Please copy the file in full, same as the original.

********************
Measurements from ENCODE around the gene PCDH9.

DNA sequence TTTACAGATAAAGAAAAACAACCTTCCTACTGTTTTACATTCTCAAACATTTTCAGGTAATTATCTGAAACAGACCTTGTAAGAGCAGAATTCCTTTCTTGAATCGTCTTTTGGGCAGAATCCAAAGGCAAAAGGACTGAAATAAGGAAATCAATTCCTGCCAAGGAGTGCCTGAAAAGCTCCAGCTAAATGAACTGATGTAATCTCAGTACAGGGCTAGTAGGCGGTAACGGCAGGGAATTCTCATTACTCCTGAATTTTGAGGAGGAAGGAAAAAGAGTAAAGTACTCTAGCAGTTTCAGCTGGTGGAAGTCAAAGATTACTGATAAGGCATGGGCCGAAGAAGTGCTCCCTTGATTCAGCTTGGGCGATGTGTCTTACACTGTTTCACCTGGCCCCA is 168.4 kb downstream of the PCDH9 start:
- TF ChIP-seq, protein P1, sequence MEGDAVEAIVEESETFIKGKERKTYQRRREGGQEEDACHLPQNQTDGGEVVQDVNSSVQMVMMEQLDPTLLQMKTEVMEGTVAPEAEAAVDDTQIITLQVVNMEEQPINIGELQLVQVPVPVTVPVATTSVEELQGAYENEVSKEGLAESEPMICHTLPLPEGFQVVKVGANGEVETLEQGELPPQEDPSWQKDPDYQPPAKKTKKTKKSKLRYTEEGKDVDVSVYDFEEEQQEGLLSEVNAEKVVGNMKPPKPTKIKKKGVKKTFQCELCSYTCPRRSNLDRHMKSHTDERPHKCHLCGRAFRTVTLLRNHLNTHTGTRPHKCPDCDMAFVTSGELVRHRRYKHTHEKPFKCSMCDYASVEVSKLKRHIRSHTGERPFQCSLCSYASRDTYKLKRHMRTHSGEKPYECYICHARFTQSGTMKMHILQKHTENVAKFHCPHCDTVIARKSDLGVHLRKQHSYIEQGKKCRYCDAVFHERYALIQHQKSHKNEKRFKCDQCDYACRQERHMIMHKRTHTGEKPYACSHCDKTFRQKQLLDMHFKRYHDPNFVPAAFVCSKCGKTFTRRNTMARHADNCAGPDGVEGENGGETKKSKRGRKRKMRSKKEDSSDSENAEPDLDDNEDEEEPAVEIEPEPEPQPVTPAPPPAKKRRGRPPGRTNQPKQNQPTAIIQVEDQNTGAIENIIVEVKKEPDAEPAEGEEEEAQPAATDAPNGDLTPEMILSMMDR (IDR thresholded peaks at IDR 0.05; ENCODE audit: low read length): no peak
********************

Measurements from ENCODE around the gene PCDH9.

DNA sequence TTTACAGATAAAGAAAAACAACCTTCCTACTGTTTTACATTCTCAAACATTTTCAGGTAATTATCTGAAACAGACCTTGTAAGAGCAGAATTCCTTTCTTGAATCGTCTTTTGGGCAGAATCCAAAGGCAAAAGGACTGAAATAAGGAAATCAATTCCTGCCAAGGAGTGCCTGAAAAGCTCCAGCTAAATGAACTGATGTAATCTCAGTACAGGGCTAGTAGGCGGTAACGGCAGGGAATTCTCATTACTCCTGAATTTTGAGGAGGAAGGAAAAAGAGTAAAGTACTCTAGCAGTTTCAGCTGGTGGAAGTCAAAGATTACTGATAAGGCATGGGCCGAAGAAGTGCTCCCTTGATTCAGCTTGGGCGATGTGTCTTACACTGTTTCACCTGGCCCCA is 168.4 kb downstream of the PCDH9 start:
- TF ChIP-seq, protein P1, sequence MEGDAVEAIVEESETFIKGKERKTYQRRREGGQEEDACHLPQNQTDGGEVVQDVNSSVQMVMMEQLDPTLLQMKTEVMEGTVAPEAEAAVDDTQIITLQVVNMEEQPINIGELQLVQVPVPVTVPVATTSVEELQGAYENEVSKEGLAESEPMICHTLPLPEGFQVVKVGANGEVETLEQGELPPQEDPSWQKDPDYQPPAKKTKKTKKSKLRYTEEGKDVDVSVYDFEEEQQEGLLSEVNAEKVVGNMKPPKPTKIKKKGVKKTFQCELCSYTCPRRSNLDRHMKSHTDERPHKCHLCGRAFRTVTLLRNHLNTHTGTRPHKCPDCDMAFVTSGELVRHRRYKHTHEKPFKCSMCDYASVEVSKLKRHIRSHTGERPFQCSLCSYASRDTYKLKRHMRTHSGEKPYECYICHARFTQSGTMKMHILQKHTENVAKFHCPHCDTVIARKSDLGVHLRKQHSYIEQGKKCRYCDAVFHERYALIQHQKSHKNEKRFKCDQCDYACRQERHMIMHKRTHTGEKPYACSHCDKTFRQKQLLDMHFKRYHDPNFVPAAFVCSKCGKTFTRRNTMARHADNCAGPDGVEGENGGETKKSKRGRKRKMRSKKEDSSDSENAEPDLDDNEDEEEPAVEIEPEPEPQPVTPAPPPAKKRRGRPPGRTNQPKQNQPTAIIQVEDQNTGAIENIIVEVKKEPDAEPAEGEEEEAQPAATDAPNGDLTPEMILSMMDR (IDR thresholded peaks at IDR 0.05; ENCODE audit: low read length): no peak